Trevor Huddleston

Statue of Archbishop Trevor Huddleston in Silver Street, Bedford. Picture courtesy of <a href=“http://en.wikipedia.org/wiki/File:TrevorHuddlestonStatueBedford.JPG”>Wikipedia/Simonxag</a>

Statue of Archbishop Trevor Huddleston in Silver Street, Bedford. Picture courtesy of Wikipedia/Simonxag

“No white person has done more for South Africa than Trevor Huddleston.”

So said former President Nelson Mandela of one of the greatest anti-apartheid activists this country has known. Trevor, creator of the renowned African prayer (see below), was an Anglican bishop born in Bedford, England in 1913.

He was educated at Lancing College, Christ Church in Oxford, and spent his early life studying theology at Wells Theological College before joining the Anglican religious order, Community of the Resurrection (CR) in 1939. He arrived in South Africa in 1943, joining the CR mission in Sophiatown to take over the work of another member who was sent back to England for recuperation.

There, for the next 13 years, Trevor gained the love of the nearly 70 000-strong Sophiatown community as a respected priest and anti-apartheid activist. He tended to their educational, spiritual and social needs, and was at the forefront of the community to intercept violent authorities when they tried to enforce apartheid rule. This earned Trevor the nickname “Makhalipile” or dauntless one.

He was also honoured with the Isitwalandwe Medal, the highest award given by the African National Congress (ANC). Isitwalandwe means “the one who wears the plumes of the rare bird”.

In 1954, Trevor gave South African legend Hugh Masekela his first trumpet, and asked the leader of the Johannesburg Native Municipal Brass Band, Uncle Sauda, to teach him the basics of the instrument. This essentially paved the way for Masekela’s musical triumph later in life.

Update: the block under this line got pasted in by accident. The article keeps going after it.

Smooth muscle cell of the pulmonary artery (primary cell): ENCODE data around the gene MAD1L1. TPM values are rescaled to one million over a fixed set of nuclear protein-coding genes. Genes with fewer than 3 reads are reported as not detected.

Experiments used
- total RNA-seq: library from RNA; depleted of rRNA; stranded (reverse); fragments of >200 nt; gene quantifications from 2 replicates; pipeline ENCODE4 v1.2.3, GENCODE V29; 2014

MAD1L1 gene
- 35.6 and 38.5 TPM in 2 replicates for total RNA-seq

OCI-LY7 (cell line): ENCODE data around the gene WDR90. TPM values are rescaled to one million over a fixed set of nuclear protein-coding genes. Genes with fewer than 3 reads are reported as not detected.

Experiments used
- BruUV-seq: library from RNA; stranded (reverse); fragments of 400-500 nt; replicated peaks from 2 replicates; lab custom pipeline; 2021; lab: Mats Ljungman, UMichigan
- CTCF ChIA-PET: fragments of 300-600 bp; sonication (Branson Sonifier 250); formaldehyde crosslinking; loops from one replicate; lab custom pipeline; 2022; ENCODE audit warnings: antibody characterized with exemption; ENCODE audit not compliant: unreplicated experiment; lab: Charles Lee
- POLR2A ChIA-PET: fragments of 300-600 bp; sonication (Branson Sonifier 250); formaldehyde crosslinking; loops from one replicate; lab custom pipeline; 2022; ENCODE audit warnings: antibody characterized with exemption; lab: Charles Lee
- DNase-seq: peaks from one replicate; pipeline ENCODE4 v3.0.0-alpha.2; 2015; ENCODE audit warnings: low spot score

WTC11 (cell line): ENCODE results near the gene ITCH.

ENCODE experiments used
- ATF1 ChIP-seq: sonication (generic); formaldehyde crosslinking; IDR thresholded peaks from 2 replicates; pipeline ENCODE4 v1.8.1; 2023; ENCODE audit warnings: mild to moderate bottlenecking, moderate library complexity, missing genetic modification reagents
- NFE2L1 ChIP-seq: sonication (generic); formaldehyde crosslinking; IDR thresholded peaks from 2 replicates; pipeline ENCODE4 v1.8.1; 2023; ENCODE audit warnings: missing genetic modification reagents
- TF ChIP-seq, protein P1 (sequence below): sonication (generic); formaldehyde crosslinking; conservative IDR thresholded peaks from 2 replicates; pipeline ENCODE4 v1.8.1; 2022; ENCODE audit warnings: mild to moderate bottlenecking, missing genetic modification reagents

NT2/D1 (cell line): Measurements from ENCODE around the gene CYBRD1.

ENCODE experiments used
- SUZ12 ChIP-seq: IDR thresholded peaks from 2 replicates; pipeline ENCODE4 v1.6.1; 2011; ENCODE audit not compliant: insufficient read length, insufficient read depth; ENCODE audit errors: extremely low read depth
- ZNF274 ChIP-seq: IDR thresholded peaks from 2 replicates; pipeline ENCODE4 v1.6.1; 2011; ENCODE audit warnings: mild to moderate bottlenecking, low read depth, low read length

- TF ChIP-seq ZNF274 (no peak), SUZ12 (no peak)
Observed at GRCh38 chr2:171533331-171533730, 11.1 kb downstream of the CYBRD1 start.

With fears for his safety mounting in his home country, Trevor was recalled to Britain in December 1955. But even outside South African borders, he was determined to highlight to the world the atrocities of apartheid, which he did in his moving and eloquent book Naught for Your Comfort. The publication made headlines in Europe and the US.

Later addressing the United Nations, he predicted that the forced removals, which took place in Sophiatown, would take place in other parts of the country. He was right, and soon there were violent removals in areas like District Six and Durban’s Cato Manor.

After another 10 years in England, he was appointed Bishop of Mauritius in 1978, before being elected Archbishop of the Church of the Province of the Indian Ocean. Trevor became president of the Anti-Apartheid movement in1981, and was awarded the United Nations gold medal in 1983 when he retired from episcopal office.

He finally returned to South Africa in 1991, expressing a wish to live out his remaining days in the country he held so dear. But he soon changed his mind and moved back to Mirfield, West Yorkshire, where he died in 1998. Although Trevor was never able to see the renaming of Sophiatown from Triomph as it was once sardonically known, he was given a state funeral there.  

His ashes are interred next to the Church of Christ the King in Sophiatown, which was renamed in 2006.

The African Prayer

God bless Africa,
Guard her people,
Guide her leaders,
And give her peace.